For nostalgic old fucks like me who continue to think Joy Division and Throbbing Gristle are relevant, the work of David Wojnarowicz seems no less compelling for his having died eight years ago.
  Wojnarowicz began to make his name in the eighties art world but for all his energy (he seemed to have worked in almost every art form), he never reached the star status of a Haring or Basquiat. And perhaps that's given his art an afterlife and continued vitality which overexposure drained from the work of many artists from that decade. This isn't to say he hasn't received widespread attention--it's possible to find his painting, music, performances, and writings gathered on a CDROM (Optic Nerve), and in 1995 DC even released a comic book from a scenario he'd written. Yet it's rare for anyone to invite strangers in to examine their lives, much less the details of a life as roving, strange, and tragic as David Wojnarowicz.

These diaries span the twenty years from Wojnarowicz's late adolescence to his grinding descent into death at the teeth of AIDS-related illnesses. He is from the start an engaging guy living through extreme circumstances. The first set of entries rise from an Outward Bound experience which set him alone on a New England island with nothing but what he could scavenge to eat. He is far more miserable there than he ever was hustling in Times Square, and returns with a renewed gratitude for all the pleasures of grimy city life. He is very keen on those pleasures, detailing with great care the warehouse cruising scene, the dislocated anomie of late night wandering, and his first experience shooting heroin. But he also loved travelling, and felt that he carried the great western openness inside him after hitching across the US. Kerouac and Burroughs played a large part in developing his poetic vision; in the diaries we can see Wojnarowicz move from somewhat labored imitation to the development of a beat style all his own.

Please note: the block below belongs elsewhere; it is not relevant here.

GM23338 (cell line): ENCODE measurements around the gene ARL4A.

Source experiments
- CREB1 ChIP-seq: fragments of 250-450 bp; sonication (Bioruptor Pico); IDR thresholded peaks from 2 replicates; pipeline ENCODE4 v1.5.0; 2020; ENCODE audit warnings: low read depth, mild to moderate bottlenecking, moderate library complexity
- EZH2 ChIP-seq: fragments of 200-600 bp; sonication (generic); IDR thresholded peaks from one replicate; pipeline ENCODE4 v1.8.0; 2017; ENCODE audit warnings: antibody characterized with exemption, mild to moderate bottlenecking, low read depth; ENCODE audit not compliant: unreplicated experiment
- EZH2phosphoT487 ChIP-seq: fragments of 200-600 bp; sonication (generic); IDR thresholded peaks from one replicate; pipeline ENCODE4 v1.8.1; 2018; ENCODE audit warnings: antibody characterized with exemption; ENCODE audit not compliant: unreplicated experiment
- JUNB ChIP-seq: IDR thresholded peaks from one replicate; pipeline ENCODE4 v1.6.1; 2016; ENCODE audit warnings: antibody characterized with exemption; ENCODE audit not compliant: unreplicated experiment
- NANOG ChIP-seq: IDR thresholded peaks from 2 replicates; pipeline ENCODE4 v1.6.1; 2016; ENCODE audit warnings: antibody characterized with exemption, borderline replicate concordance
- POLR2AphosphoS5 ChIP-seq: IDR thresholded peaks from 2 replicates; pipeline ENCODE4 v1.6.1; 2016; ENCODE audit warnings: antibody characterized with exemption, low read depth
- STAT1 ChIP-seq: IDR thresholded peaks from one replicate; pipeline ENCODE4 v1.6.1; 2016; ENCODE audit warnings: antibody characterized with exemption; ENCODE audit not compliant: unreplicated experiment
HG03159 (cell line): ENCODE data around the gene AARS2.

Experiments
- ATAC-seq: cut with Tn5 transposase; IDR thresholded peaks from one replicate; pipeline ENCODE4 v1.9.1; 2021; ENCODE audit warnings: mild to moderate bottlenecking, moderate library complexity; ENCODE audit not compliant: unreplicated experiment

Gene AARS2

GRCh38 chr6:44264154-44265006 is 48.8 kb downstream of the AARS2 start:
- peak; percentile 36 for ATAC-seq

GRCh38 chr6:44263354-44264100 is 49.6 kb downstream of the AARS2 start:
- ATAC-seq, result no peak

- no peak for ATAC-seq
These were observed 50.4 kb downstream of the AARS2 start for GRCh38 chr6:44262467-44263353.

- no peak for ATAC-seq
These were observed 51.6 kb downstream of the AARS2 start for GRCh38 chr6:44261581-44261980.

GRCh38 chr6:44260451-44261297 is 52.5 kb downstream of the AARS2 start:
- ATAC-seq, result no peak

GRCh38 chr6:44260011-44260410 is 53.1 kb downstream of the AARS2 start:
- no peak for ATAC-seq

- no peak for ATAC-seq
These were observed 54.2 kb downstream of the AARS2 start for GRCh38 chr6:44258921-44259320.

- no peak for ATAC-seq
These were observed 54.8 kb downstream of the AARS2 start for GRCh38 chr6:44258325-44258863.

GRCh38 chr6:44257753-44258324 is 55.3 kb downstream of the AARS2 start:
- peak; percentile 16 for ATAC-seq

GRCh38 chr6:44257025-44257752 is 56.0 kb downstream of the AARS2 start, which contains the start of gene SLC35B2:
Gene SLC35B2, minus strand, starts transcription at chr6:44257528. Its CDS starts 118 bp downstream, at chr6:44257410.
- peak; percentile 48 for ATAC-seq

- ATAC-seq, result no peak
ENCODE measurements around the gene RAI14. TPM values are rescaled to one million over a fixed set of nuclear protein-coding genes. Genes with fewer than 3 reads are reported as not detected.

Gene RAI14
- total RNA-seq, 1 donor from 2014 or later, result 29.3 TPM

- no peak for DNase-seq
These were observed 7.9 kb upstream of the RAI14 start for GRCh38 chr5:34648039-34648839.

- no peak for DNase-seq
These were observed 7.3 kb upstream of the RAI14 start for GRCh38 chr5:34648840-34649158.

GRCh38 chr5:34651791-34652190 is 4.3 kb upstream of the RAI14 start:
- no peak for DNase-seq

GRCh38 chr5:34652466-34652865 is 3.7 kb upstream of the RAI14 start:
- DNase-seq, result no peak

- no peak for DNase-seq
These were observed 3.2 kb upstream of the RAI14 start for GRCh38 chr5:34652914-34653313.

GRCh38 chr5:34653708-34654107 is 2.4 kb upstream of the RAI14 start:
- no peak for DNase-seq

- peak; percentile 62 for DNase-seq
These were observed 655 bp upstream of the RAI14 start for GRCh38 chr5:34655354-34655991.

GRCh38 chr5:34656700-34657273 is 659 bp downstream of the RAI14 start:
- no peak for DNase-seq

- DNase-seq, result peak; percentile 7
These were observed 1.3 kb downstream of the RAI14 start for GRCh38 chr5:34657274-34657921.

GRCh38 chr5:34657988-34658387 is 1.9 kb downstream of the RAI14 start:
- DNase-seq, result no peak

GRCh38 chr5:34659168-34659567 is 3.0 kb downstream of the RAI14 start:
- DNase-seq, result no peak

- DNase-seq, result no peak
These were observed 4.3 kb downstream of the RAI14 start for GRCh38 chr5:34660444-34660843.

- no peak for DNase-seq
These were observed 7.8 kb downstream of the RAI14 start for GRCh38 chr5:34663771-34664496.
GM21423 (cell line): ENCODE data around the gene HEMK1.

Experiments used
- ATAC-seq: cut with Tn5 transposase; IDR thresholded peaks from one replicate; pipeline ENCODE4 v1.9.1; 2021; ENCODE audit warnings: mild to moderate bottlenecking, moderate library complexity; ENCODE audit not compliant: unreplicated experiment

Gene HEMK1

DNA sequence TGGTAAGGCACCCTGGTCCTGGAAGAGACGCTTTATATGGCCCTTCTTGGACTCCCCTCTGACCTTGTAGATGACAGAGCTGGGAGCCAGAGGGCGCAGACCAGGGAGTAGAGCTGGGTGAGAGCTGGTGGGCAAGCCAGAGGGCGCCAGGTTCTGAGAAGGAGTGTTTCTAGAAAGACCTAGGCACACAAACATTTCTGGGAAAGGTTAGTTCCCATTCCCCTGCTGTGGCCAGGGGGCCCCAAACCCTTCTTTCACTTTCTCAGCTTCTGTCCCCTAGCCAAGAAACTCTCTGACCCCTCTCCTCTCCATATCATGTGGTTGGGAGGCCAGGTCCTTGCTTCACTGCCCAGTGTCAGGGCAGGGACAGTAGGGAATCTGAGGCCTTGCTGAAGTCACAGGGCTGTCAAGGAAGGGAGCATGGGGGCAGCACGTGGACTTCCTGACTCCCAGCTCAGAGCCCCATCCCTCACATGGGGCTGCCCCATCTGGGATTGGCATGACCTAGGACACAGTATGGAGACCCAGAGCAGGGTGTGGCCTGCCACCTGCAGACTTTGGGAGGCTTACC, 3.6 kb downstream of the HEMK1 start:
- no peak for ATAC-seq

He had a deep need to express what you could call the ineffable, what can't be expressed, sometimes using the graphic qualities of his art as a hieroglyphic text, and other times working his diary entries into a poetic fever. The visual and the written often seem part of the same flow, an attempt to burrow into fleeting desires and impressions to find in them some almost mystical quality, the secret which made them so striking. "Walked among the tomb-silent buildings, marble structures pushing up from the ground with glass squares nodding sections of airless winter sky, rusty cans and newspaper drifted across dirt lots and the surfaces of walkways, a feeling of nausea at the soundlessness of things, at hands surging from the ends of my coat sleeves." It's not the echoes of Burroughs, but the hands surging from his coat sleeves which catch you.

The end is harrowing, and David Wojnarowicz chronicles his hatred of his sickness as well as his loathing of the healthy with grim honesty. The very length of time he has to spend knowing he's infected and can do little about it (his body couldn't tolerate AZT), is a torment which makes suicide or death by accident seem appealing. He describes the excruciating process of having his bone marrow sampled ("I think I got kicked by a tiny mule in my sleep"), and resigns himself to a month of blood testing every other day as he undergoes trials for experimental drugs. It's not an uplifting portrait; there is no triumph in the face of his own mortality, his illnesses are too prolonged and exhausting for him to deceive himself with false consolation. Instead, he grows steadily more inward and isolated, hoping he can find some relief in death. At this point, you can only wish he did.